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The stories near you
• WUFT News: UF Installs Historical Marker Honoring The Impact Of Its First Black Students. “UF installed a historical marker about its history with racism and integration. The marker, next to Emerson Hall, tells the story of four people, including Virgil Hawkins, a Black man who was denied entry into UF’s law school.”
• Gainesville Sun ($): Gainesville cancels commission meeting as elected officials are threatened. “The Gainesville City Commission has canceled its meeting on Thursday and agenda items will be taken up later, a statement from the city on Wednesday night says.”
• News4Jax: DeSantis announces $3.4 million grant for military bases, nearly $1 million for Camp Blanding. “Clay County will receive roughly $1 million to provide a buffer area around Camp Blanding, maintain facilities, and develop a strategic site inventory for future development.”
• Mainstreet Daily News: BOCC considers $15 million annual road management system. “The proposed pavement management system would rank the priority of road maintenance with a mix of rehab and reconstruction that would be generated by the benefit cost ratio.”
• WUFT News: Alachua County Library District Provides Free Wi-Fi Hotspots. “Alachua County residents can check out one hotspot per library card and are eligible as long as they are in good standing, meaning they have no more than $50 in charges or five overdue items.”
• Fresh Take Florida: Florida Woman On Paddleboard Has Frightful, Up-Close Encounter. With Giant, Hissing Alligator. “The alligator’s behavior was a mystery to experts. State wildlife officials were still deciding this week what to do with the reptile — if anything.”
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Around the state
• Associated Press: Federal judge declines to block Florida ban on mask mandates. “Judge K. Michael Moore in Miami denied a request by parents of disabled children for a preliminary injunction against an executive order that (Gov. Ron) DeSantis issued in July that served as the basis for the Florida Department of Health issuing a rule that required school districts to allow parents to opt-out of any student mask mandates.”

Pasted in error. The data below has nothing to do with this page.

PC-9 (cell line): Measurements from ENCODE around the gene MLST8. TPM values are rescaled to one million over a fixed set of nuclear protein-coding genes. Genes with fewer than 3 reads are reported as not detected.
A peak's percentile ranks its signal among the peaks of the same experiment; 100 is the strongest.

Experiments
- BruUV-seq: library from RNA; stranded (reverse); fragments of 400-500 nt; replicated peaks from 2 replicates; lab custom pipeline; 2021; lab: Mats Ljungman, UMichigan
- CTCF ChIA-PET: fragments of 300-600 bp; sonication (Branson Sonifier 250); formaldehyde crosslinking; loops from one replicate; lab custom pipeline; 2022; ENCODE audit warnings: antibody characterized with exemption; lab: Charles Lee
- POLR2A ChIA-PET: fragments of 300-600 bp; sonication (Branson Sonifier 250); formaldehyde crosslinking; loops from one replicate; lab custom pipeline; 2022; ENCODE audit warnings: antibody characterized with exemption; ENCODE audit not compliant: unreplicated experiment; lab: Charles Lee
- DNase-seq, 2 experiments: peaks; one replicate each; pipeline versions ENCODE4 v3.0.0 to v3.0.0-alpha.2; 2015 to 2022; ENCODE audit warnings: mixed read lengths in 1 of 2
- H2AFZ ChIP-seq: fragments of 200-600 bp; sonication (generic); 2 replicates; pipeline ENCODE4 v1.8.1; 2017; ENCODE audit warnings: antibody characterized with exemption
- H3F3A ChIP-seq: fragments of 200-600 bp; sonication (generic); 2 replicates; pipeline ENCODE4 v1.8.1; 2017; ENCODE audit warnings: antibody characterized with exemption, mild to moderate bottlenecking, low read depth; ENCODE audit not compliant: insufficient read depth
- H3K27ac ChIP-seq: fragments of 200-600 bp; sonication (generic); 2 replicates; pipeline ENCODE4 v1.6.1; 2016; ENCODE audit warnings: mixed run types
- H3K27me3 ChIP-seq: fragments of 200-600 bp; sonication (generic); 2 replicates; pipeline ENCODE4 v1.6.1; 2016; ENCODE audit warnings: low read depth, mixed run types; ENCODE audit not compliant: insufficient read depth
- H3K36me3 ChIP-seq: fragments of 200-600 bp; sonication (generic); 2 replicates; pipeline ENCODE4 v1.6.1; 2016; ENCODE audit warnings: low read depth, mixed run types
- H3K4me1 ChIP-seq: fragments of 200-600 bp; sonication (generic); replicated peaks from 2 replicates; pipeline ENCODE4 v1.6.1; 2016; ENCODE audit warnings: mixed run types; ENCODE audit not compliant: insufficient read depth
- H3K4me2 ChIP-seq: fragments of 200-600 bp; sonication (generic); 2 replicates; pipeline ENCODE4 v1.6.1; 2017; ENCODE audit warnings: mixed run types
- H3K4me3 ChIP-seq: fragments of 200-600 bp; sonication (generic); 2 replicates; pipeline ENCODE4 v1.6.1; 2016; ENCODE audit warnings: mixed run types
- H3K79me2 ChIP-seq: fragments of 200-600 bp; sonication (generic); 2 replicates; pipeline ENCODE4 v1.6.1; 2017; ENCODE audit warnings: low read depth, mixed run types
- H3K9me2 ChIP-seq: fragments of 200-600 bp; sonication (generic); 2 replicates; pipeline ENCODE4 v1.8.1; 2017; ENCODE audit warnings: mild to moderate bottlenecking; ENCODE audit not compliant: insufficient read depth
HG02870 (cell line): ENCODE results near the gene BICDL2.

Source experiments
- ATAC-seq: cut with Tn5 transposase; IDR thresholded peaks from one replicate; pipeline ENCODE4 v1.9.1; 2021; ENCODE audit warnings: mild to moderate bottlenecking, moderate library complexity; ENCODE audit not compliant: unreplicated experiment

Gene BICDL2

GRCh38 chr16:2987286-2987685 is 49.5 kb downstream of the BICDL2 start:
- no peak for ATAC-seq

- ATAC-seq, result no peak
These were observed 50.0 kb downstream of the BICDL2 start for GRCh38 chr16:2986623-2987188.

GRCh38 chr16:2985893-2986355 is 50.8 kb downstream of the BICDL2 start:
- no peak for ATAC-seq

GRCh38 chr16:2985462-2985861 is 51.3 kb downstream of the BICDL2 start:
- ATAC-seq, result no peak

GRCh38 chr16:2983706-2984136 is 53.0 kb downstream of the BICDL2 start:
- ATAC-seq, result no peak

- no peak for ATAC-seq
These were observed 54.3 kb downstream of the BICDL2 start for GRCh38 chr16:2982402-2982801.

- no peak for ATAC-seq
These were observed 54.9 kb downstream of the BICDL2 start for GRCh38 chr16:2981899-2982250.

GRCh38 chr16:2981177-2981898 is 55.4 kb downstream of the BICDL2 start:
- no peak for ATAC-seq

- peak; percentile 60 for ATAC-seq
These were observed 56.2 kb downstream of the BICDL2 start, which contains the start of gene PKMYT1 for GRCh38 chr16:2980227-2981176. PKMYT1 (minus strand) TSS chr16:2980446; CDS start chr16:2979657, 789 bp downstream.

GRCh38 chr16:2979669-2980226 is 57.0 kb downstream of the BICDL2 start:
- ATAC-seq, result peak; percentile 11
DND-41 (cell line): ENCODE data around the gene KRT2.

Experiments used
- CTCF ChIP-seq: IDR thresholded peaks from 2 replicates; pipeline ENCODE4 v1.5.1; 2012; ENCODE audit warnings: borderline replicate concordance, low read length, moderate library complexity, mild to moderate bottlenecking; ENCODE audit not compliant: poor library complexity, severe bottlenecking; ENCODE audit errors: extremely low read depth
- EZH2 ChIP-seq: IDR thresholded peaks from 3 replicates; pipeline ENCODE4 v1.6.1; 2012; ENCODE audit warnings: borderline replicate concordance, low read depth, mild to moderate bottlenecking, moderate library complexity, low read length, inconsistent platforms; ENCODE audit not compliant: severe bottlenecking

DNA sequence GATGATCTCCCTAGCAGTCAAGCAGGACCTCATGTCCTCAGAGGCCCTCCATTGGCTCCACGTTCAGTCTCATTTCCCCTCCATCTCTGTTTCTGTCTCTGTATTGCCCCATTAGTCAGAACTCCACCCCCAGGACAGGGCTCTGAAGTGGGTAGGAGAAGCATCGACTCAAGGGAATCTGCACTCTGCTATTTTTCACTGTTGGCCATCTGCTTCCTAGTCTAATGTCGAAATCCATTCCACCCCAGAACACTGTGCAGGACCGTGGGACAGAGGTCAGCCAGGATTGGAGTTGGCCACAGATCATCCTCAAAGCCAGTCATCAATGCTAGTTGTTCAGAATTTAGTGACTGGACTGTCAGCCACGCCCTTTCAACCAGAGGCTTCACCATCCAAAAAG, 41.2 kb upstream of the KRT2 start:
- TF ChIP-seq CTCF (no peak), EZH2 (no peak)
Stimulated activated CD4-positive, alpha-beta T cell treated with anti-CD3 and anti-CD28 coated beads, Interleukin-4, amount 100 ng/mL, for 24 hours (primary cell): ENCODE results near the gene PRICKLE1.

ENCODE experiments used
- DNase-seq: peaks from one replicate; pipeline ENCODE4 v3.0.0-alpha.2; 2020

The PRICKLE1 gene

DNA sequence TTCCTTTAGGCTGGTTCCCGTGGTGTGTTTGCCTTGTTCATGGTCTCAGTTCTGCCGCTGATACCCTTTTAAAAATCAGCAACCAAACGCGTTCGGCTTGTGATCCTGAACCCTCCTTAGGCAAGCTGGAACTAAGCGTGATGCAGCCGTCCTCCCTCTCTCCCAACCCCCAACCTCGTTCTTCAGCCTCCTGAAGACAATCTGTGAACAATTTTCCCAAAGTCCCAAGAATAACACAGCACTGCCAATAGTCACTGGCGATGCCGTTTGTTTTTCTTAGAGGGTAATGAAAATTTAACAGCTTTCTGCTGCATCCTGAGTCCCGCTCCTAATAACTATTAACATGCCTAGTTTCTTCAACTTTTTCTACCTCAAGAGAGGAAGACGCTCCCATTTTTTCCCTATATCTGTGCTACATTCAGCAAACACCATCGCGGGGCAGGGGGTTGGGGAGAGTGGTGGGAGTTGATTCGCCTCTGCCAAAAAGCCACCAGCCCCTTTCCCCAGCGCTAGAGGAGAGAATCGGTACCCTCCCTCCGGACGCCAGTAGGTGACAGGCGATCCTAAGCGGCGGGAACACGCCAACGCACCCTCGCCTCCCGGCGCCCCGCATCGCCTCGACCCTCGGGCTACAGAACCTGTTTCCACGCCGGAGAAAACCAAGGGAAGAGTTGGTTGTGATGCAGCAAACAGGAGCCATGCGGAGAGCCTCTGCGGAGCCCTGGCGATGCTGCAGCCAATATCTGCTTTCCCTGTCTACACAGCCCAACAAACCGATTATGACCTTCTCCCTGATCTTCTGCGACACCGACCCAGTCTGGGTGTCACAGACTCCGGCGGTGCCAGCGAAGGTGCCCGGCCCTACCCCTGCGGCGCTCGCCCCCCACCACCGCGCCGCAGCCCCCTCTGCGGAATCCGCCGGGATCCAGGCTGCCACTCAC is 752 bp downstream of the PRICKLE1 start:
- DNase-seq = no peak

• Fort Myers News-Press ($): Florida’s county-level COVID-19 death reports publicly available for first time in months. “The new data appeared one week after a USA TODAY Network – Florida report on the lack of accessible county death data. The state of Florida stopped reporting county-level data in early June. Most local public health officials won’t release it. At least one county acknowledged it didn’t have the data. Federal websites showed either incomplete or inconsistent data for Florida’s counties.”
• Politico: DeSantis flirts with the anti-vaccine crowd. “The inclusion of anti-vaccine misinformation at a DeSantis press conference marks a major departure from the stronger and more direct case he made for vaccines earlier in the year. The shift by the Republican governor — considered a leading contender for the 2024 presidential primary — coincides with more vocal anti-vaccine voices in the GOP, who went so far as to boo former President Donald Trump for telling people in Alabama to ‘take the vaccines.'”
• WLRN: The Government Sells Cheap Houses. In South Florida, They’re Also In Flood Zones. “Nationwide, HUD sold nearly 100,000 properties in flood zones between 2017 and 2020, a disproportionately high number when compared to the total number of homes sold in the U.S. The investigation identified Florida, along with Louisiana and New Jersey, as a hotspot for such sales.”
• Spectrum News: Plan to end FSA raises questions about accountability. “DeSantis said standardized testing will be replaced with ‘progress monitoring’ which will be short check-in assessments that are given in the fall, winter, and spring. These tests will take hours instead of days to complete.”
• Florida Politics: COVID-19 workers comp claims mount, losses vague. “Since the start of the pandemic, 46,505 workers’ compensation claims have been filed in Florida, of which 27,081 have been deemed “compensable,” including 67 claims involving deaths.”•
• WINK-Fort Myers: Scientists are trying to find a way to battle palm tree-killing diseases. “UF researchers say threats like the Haplaxius crudus could lead to palm tree diseases like lethal bronzing and lethal yellowing, which could include fruit drop or leaf discoloration.”
• WUWF: One Year Later, Lessons Learned from Hurricane Sally. “One year ago, Hurricane Sally made an early morning landfall in Gulf Shores, Alabama near the Florida border. In Escambia County, three people died as a result of the storm, which also caused millions of dollars in damage and crippled the Pensacola Bay Bridge for months.”
From NPR News
About today’s curator
I’m Mikayla Carroll, a journalist at WUFT. Originally from West Palm Beach, I’m eager to share the top stories in my home state. I am a senior journalism major and am part of a team searching for local and state news each week that’s important to you. Please send feedback about today’s edition of The Point or ideas for stories we may have missed to email@example.com.